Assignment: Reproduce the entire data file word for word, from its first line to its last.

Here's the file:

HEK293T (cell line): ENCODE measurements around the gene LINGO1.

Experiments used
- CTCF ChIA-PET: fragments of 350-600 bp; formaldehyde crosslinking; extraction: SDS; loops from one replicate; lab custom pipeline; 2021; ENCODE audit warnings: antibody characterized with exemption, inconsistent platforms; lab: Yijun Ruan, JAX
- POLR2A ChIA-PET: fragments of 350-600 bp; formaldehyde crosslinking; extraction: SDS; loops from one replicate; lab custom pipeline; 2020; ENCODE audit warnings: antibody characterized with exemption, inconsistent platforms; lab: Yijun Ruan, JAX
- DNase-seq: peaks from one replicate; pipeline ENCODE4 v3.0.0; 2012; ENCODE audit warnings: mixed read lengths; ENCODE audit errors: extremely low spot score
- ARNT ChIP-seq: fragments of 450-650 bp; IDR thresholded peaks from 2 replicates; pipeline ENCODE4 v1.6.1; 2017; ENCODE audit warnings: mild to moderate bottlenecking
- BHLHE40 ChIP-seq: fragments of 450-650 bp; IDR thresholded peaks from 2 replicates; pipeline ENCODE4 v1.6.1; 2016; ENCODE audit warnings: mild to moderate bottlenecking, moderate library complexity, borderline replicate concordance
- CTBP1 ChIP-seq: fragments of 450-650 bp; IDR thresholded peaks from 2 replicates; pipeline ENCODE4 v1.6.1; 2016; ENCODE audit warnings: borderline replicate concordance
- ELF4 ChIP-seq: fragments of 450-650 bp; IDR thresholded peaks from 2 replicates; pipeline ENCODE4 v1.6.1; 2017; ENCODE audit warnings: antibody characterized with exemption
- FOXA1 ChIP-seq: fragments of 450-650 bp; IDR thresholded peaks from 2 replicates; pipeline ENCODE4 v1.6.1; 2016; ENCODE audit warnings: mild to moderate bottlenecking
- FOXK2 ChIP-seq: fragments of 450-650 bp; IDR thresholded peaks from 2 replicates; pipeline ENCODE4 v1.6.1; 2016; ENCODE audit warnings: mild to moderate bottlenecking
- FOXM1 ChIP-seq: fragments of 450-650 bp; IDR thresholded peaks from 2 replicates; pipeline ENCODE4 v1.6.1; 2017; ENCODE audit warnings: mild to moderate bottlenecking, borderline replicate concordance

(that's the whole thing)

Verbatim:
HEK293T (cell line): ENCODE measurements around the gene LINGO1.

Experiments used
- CTCF ChIA-PET: fragments of 350-600 bp; formaldehyde crosslinking; extraction: SDS; loops from one replicate; lab custom pipeline; 2021; ENCODE audit warnings: antibody characterized with exemption, inconsistent platforms; lab: Yijun Ruan, JAX
- POLR2A ChIA-PET: fragments of 350-600 bp; formaldehyde crosslinking; extraction: SDS; loops from one replicate; lab custom pipeline; 2020; ENCODE audit warnings: antibody characterized with exemption, inconsistent platforms; lab: Yijun Ruan, JAX
- DNase-seq: peaks from one replicate; pipeline ENCODE4 v3.0.0; 2012; ENCODE audit warnings: mixed read lengths; ENCODE audit errors: extremely low spot score
- ARNT ChIP-seq: fragments of 450-650 bp; IDR thresholded peaks from 2 replicates; pipeline ENCODE4 v1.6.1; 2017; ENCODE audit warnings: mild to moderate bottlenecking
- BHLHE40 ChIP-seq: fragments of 450-650 bp; IDR thresholded peaks from 2 replicates; pipeline ENCODE4 v1.6.1; 2016; ENCODE audit warnings: mild to moderate bottlenecking, moderate library complexity, borderline replicate concordance
- CTBP1 ChIP-seq: fragments of 450-650 bp; IDR thresholded peaks from 2 replicates; pipeline ENCODE4 v1.6.1; 2016; ENCODE audit warnings: borderline replicate concordance
- ELF4 ChIP-seq: fragments of 450-650 bp; IDR thresholded peaks from 2 replicates; pipeline ENCODE4 v1.6.1; 2017; ENCODE audit warnings: antibody characterized with exemption
- FOXA1 ChIP-seq: fragments of 450-650 bp; IDR thresholded peaks from 2 replicates; pipeline ENCODE4 v1.6.1; 2016; ENCODE audit warnings: mild to moderate bottlenecking
- FOXK2 ChIP-seq: fragments of 450-650 bp; IDR thresholded peaks from 2 replicates; pipeline ENCODE4 v1.6.1; 2016; ENCODE audit warnings: mild to moderate bottlenecking
- FOXM1 ChIP-seq: fragments of 450-650 bp; IDR thresholded peaks from 2 replicates; pipeline ENCODE4 v1.6.1; 2017; ENCODE audit warnings: mild to moderate bottlenecking, borderline replicate concordance